- Symphony No. 1 in E minor, Op. 39
- Symphony No. 7 in C major, Op. 105
- Symphony No. 2 in D major, Op. 43
- Tapiola, tone poem for orchestra, Op. 112
- Valse Triste, for orchestra (from Kuolema), Op. 44/1
- Symphony No. 3 in C major, Op. 52
- Symphony No. 6 in D minor, Op. 104
- Symphony No. 4 in A minor, Op. 63
- Symphony No. 5 in E flat major, Op. 82
Decca has been releasing cycles of the symphonies of Sibelius about once a decade since the introduction of the long playing record. In the '50s, there was the stern-faced Anthony Collins with the lean London Symphony Orchestra. In the '60s, there was the baby-faced Lorin Maazel with the lush Vienna Philharmonic. In the '80s, there was the craggy-faced Vladimir Ashkenazy with the powerful Philharmonia Orchestra. In the '90s, there was the poker-faced Herbert Blomstedt with the colorful San Francisco Symphony. Each cycle has its advocates. Those who like their whiskey neat tend toward the Collins/LSO. Those who like their martinis dry incline in the direction of the Maazel/VPO. Those who like their vodka ice cold and 110 proof prefer the Ashkenazy/PO. And those who like herb tea with warm milk go for the Blomstedt/SFS. In 2006, with four cycles to choose from for re-release, Decca gave the nod to the Blomstedt/SFS. Although a skillful and experienced conductor, Blomstedt's interpretations too often paper over the rough edges and smooth over the raw power of Sibelius' gnomic and gnarly symphonies. Where the "First" calls for grand tragedy, Blomstedt opts for a dull ache. Where the "Second" calls for epic heroism, Blomstedt opts for relaxed lyricism. Where the "Third" calls for pastoral mystery, Blomstedt opts for classical clarity. Where the "Fourth" calls for abysmal declivities, Blomstedt opts for cool lucidities. Where the "Fifth" calls for ineluctable inevitability, Blomstedt opts for unperturbed tranquility. Where the "Sixth" calls for luminous evanescence, Blomstedt opts for simply clean lines. And where the "Seventh" calls for transcendental magnificence, Blomstedt opts for merely clear grace. Fine as far as they go, other conductors have gone much further into the glorious and fuliginous music of Sibelius than Blomstedt does -- among them Collins, Maazel, and Ashkenazy. Decca's digital sound is warm, rounded, and full, but not, in the final analysis, big enough for the scale of the music.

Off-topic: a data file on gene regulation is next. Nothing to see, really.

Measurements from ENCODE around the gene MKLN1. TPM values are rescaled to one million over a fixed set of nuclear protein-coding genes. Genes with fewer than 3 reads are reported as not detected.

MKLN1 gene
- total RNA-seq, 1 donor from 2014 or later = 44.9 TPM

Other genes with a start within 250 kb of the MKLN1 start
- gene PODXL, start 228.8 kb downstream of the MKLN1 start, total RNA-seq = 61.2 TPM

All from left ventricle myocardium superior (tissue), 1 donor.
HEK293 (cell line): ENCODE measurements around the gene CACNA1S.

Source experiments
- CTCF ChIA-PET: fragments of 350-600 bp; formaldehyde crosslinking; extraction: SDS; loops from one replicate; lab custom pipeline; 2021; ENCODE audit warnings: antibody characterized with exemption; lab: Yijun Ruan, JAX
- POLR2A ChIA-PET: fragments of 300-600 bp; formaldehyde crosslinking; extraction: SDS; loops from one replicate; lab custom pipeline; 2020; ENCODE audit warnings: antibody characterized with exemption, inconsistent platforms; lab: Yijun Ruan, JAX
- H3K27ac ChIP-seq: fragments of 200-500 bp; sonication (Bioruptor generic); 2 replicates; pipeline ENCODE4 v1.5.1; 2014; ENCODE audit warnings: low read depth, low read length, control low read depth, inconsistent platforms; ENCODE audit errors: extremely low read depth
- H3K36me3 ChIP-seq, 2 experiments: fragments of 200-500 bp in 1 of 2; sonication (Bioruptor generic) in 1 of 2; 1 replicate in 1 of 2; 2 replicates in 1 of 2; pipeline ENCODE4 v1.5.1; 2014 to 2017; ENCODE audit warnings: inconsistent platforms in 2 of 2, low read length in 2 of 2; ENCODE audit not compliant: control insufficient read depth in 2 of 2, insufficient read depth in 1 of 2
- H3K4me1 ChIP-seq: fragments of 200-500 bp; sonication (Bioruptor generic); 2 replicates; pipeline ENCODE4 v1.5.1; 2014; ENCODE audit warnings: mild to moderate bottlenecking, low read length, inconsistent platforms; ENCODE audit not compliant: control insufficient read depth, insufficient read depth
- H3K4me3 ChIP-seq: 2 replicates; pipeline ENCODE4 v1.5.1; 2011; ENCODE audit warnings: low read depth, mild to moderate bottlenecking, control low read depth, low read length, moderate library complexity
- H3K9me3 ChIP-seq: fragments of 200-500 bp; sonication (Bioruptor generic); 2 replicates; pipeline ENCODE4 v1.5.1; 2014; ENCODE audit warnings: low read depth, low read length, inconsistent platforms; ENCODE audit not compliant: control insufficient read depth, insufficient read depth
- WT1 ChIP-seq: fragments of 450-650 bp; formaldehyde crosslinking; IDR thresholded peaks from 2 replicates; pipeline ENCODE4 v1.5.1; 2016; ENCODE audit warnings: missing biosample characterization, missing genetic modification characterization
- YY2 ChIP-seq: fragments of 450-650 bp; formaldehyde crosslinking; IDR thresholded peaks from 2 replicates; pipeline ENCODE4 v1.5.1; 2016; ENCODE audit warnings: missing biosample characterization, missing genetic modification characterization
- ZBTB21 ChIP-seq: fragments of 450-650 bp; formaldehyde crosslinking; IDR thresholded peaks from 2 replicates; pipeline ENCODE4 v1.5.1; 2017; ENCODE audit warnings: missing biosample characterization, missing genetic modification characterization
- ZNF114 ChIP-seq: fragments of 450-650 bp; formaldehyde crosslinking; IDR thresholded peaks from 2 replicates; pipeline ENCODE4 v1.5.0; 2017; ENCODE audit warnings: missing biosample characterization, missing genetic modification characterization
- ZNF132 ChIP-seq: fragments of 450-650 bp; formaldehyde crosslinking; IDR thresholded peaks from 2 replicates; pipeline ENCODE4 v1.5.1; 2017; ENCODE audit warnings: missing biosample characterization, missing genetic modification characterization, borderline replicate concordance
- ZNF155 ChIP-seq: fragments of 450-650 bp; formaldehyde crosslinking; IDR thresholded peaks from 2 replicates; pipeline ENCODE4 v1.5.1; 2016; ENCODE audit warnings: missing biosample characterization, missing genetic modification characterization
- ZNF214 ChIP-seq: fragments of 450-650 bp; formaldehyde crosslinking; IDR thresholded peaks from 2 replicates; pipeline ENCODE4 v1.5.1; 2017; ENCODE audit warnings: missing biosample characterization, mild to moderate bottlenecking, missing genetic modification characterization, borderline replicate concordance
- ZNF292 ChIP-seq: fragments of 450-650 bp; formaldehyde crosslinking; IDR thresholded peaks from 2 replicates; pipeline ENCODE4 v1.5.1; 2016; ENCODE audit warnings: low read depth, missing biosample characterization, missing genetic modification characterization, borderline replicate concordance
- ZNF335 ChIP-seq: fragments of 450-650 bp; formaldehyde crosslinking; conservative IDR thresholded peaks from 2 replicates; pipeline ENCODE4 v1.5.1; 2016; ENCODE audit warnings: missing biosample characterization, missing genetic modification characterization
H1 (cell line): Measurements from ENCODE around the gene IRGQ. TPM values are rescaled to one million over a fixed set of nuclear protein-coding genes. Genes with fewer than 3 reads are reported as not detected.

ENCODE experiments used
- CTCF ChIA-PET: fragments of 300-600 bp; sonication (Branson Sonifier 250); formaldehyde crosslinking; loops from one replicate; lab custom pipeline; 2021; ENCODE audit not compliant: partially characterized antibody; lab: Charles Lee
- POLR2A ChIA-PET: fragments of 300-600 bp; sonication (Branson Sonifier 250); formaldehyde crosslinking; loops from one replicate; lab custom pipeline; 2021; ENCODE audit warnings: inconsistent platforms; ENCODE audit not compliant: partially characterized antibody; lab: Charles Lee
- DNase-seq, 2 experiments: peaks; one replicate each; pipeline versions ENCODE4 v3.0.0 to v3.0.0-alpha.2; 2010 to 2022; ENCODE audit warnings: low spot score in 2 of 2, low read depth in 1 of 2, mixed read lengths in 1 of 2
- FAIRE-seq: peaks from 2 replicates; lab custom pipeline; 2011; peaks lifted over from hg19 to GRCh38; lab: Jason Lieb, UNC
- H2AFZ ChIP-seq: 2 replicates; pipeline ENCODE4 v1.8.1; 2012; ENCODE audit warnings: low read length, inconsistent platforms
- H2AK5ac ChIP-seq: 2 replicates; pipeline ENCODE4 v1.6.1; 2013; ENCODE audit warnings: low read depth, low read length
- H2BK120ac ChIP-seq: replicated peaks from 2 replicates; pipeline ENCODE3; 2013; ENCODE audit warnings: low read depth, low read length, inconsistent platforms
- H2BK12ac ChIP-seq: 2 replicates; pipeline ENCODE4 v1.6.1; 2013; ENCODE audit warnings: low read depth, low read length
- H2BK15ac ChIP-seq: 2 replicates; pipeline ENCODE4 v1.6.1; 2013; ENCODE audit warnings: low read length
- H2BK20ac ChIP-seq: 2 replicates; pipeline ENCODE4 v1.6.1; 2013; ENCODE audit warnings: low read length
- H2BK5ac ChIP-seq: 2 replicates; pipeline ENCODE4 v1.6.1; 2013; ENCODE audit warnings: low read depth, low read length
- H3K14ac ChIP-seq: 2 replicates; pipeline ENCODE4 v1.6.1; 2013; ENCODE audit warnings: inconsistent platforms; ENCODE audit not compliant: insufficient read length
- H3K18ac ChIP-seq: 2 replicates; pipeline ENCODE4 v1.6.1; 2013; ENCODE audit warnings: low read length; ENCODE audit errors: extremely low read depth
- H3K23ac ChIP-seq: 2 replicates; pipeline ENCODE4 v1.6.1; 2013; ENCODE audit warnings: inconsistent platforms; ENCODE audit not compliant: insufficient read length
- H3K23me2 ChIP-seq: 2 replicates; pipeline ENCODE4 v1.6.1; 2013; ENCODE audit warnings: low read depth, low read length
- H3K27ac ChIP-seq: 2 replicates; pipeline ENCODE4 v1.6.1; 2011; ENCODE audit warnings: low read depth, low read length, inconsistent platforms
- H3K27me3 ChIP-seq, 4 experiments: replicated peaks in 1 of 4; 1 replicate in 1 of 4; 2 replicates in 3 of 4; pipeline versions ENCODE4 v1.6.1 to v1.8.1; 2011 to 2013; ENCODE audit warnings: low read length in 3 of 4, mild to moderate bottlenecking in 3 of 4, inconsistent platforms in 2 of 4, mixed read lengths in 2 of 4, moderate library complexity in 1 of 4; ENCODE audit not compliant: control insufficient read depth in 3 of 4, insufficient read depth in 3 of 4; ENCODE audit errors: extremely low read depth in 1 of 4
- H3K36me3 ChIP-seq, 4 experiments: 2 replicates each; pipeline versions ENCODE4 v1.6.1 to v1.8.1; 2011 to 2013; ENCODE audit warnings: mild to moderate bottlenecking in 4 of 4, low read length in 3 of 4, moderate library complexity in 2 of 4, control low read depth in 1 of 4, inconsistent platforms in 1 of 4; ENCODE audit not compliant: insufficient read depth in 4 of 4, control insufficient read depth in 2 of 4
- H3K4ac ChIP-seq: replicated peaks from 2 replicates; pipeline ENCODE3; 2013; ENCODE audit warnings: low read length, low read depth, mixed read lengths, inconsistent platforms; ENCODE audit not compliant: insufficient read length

Most Helpful Customer Reviews
Sibelius: The Symphonies based on 0 ratings. 3 reviews.
Caveats first: I've only heard the Fourth and Fifth from this cycle, and I won't comment on the Fourth because I don't really understand the piece. That said, the Fifth here is frankly awful -- a disservice to one of the towering achievements in all of music. I came away wondering if they rehearsed at all before recording. The SFSO is usually a terrific band, but here the players don't match articulations or note lengths -- listen for example to the different winds in the opening bars, or the "wgwgwg" of the violas at the start of the finale versus the "tktktk" of the violins that follow. Rhythms are glossy and indistinct, and some of Sibelius's accents are totally missing. The result is that Sibelius's incisive gestures become gelatinous and his crystalline textures opaque. Listen to the playing of the Philharmonia with Ashkenazy and there's just no comparison. Blomstedt's tempos are passable mostly, but the Andante mosso is rushed and lacks charm, and the ending of the symphony, which should be both exhilerating and devastating, instead induces a shrug of the shoulders. I think the Ashkenazy is still available as two separate "2fer" issues, with some tone poems thrown in. If you like your Sibelius more sedate, there's Davis & Boston on Philips, also as 2fers. Spend the extra five bucks.
The Music Guide reviewer described Blomstedt's interpretations of the vaious symphonies as having "relaxed lyricism," "classical clarity," "cool lucidities," "unperturbed tranquility," "clean lines," and "clear grace." Surprisingly, he uses these descriptors as suggesting they are a bad thing. These adjectives are accurate in describing Blomstedt's Sibelius. First and foremost, San Francisco's performances under him are extremely precise. To add to this, their sound is warm and expansive. As a general rule, Blomstedt seems to avoid pushing the orchestra beyond the point to which it plays cleanly, beautifully, and musically. I fear that other reviewers sometimes mistake sloppiness for passion--and in this case, few listeners will find much passion in Blomstedt. He understands Sibelius intimiately, and delivers it in unadultrated form.